We only have one option for a wall that the pet door would go in. After measuring we found that the door would have to go right in the middle of a stud. Is it safe to cut through the stud?


2 Answers 2


If this is a load-bearing wall you'll want to frame the pet door in, just like you would a window. This will allow you to properly carry the load down, and around the pet door.

Framed in pet door Option 1

The king studs should go all the way from the top plate, down to the bottom plate. The header will be made up of 1/2" plywood/OSB, sandwiched between two 2x4s.

If you don't want to tear out the drywall all the way to the ceiling, you could use the studs to the left and right of the stud you want to remove as king studs.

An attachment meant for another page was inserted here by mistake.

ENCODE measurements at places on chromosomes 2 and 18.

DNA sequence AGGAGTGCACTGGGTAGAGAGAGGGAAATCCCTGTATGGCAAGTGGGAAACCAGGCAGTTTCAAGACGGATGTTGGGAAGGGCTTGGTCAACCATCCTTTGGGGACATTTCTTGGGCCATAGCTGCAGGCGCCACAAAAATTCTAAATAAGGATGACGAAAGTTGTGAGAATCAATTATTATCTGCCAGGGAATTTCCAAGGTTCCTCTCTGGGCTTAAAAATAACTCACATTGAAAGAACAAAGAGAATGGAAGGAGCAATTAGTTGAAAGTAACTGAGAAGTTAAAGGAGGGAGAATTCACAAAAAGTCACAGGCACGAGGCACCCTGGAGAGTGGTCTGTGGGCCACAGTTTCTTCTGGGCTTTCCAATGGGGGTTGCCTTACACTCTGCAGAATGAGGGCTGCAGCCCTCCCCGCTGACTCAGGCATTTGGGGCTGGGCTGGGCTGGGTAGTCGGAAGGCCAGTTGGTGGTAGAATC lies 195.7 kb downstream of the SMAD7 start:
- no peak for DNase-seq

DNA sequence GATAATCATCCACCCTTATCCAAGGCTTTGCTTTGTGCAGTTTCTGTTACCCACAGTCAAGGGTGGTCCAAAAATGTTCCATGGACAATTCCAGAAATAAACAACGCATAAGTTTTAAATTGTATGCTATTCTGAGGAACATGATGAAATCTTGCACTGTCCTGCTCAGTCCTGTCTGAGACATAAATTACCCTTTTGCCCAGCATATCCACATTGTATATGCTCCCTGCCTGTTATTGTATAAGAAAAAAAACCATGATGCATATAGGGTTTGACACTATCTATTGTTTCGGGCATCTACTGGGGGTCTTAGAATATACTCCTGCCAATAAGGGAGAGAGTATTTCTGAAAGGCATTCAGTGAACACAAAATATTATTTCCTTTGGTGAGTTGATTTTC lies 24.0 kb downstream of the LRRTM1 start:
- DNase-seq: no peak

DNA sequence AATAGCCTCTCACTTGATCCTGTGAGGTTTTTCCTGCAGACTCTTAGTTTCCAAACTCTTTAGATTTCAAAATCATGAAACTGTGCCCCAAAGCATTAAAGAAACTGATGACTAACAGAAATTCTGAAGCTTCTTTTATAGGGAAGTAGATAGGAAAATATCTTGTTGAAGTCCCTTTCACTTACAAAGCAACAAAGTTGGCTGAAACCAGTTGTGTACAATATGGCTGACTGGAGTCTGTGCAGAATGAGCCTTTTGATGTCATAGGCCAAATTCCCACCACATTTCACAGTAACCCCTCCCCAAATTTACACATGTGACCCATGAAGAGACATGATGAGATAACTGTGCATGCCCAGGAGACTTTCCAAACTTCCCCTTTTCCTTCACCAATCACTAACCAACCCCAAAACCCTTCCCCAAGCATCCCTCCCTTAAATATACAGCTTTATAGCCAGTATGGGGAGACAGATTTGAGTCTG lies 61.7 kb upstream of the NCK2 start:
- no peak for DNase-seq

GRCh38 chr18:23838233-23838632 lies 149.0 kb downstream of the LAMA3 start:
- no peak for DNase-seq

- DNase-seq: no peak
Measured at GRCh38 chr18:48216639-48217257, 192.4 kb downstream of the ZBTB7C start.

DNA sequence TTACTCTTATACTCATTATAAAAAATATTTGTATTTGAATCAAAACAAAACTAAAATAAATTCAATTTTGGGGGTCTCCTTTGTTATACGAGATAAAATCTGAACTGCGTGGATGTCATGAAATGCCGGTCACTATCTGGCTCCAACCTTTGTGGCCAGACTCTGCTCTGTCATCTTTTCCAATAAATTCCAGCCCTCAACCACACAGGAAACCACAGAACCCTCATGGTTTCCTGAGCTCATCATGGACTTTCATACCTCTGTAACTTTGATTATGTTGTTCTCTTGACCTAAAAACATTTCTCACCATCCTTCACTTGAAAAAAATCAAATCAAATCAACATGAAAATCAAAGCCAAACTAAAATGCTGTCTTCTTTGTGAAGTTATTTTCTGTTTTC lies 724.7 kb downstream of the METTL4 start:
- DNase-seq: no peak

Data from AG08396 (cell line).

Framed in pet door Option 2

Since you're only dealing with one stud, you probably don't have to worry about carrying the load while you work. If however, you're removing multiple load bearing studs, you'll want to use bracing to carry the load until you've replaced the load bearing structure.


I am guessing that this is an exterior wall which means it is load bearing. You will probably have to put in a stud on each side of the dog door and carry the load of the stud you are cutting to the outer two studs... So then you will generally have to rip out a small section of drywall and do a little work - frame like installing a window. This is relatively easy to do and you will spend more time on mudding/taping the section than the install - given you don't have to notch out for plumbing/electric.

  • And yes you will get a neighbor that tells you to just cut it out. This might work or in 6 months you could have a saggy doggy-door and a slightly bowed ceiling...
    – DMoore
    May 16, 2013 at 19:25

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